They're saving a seat for me!

Sunday, March 24, 2013

Signs of Spring

Lucie and I noticed a few more signs of spring as we made our morning walk through the neighborhood...
Forsythia is blooming in Helen's garden along with pots of....
While Eddy and Helen are away skiing in the Alps this week, Daniel is starting on their house addition.
The Cajarc crew team has begun their spring training.
And Laury's plum tree is looking quite pretty!

Saturday, March 23, 2013

Thinking About Mary

Mary and the Baby
Tomorrow is Palm Sunday and the beginning of Holy Week. I can't help thinking about Mary. Did she know? Did she even guess when her precious Baby was born what fate awaited him? Maybe it's better not to know.

Friday, March 22, 2013

First Mow

I mowed the lawn for the first time of the season this afternoon. Which is depressing, if only because I don't remember having any nice weather that would have made the grass even grow! These light-weight plastic, electric lawnmowers are surprisingly tough and efficient. I had my doubts when I bought it, but it does the job well and is easy to use. Of course, my back yard is the size of a postage stamp, so it doesn't get a huge workout!

After I finished, I treated myself to a nice glass of rose on the terrace. Yeah....okay, so it was only 3 pm, but it's happy hour somewhere in the world, and I figure I deserved it!

Wednesday, March 20, 2013

First Day of Spring

It may be the first day of spring, but the plane trees along the river in Cajarc are definitely still in winter mode.

Tuesday, March 19, 2013

Window Action

There's action today in my favorite Cajarc window!
Come to the carousel! Bring all your friends! Animals welcome!

If you have your volume turned 'way up, you'll be able to some sweet Cajarc birds twittering, as well as Lucie panting to continue our walk.

Monday, March 18, 2013

Happy Birthday, Christiane!

Christiane 2010
What do you get when you mix a birthday with Monday afternoon English class? Champagne and cake, of course! It's France! Today is Christiane's birthday and in honor of the occasion, Josiane brought chilled champagne, real glasses and a lemon pound cake she made to class this afternoon to properly celebrate. I didn't have my camera along...darn it! So, you'll have to trust me that we had a good time toasting our friend. How is Christiane celebrating her day? By attending what is shaping up to be a contentious meeting on a local school issue in Cajarc this evening. That's what happens when you're the assistant to the mayor in a tiny village. Bon anniversaire, Christiane!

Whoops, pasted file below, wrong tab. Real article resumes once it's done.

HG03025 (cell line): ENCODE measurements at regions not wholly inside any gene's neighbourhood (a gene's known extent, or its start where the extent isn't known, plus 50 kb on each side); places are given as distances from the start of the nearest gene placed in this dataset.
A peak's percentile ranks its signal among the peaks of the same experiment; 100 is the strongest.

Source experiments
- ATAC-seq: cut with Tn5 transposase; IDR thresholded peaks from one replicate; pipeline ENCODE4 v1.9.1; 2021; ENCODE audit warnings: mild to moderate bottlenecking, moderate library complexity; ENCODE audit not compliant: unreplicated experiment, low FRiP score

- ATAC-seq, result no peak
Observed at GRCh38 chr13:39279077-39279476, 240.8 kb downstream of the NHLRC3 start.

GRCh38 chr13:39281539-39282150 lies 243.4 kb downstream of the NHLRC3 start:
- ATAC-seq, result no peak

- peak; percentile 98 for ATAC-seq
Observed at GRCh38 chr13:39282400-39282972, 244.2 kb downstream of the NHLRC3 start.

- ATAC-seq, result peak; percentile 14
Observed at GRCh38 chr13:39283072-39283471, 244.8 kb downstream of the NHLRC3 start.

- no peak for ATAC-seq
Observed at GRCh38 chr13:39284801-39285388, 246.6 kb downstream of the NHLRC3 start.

Saturday, March 16, 2013

Wind Damage

About a month ago, my village experienced some fairly violent winds that absolutely shredded the thick plastic covering on one of Jackie's greenhouses...

This morning, Yannick and a crew of men pulled a new, heavy-duty cover over  the structure.

I hope this means there is salade in my future! Jackie has had none for the past few weeks at the Saturday afternoon market.

Friday, March 15, 2013

Remembering Basque Country

Cemetery in Bidarray
I've been remembering Basque country the past few days. I met some neighbors at an apero party Wednesday evening. Marie-Jeanne and Michel have a second home here in Cadrieu, but this was the first time I had a chance to visit with them. Michel told me that he is Basque having family that comes from both the Bearn and the Pays Basque in the Pyrenees. I was thrilled to talk with him and tell him about the adventures Edith and I had in both those places! Michel doesn't speak Basque, although his mother does. He says it's too hard...amen to that! I'm so happy  my French is finally good enough that I can carry on at least a rudimentary conversation with people. And talking with Michel brought back lovely memories of last summer's vacation exploring Basque country.

Thursday, March 14, 2013

Let Us Out!

These lovelies gathered at the gate of their shed as soon as they saw Lucie and I walking on the road past their farm. I'm sure they thought we were going to let them out. Made me feel just a bit guilty when all I wanted to do was take their picture!

Wednesday, March 13, 2013


I came upon this re-purposed piece of furniture up on the causse. It sits on the GR 65, a hiking trail that is also part of the chemin de Santiago de Compostelle. It contains information about a pilgrim dormitory nearby with a map giving directions. Seems like a clever way to advertise your hostel business.

Tuesday, March 12, 2013

The Rusted Bicycle

The Rusted Bicycle
Leaned up against the stone wall of an old house on the causse, this rusted relic seemed to be basking in the warm sun. And well she deserves some moments of warmth! Don't you wonder where she's been? who she belonged to, and why they left her to rust away? How many feet have pedaled her, and how many kilometers has she traveled? If only those wheels could speak...preferably in English!

Sunday, March 10, 2013

Morning Has Broken

I knew when I looked out the back door and saw this rosy glow on the wall of the Chateau that when I opened the bedroom shutters, this is what I'd see....

I was right!

Happy Sunday!

Saturday, March 9, 2013

Duck Bones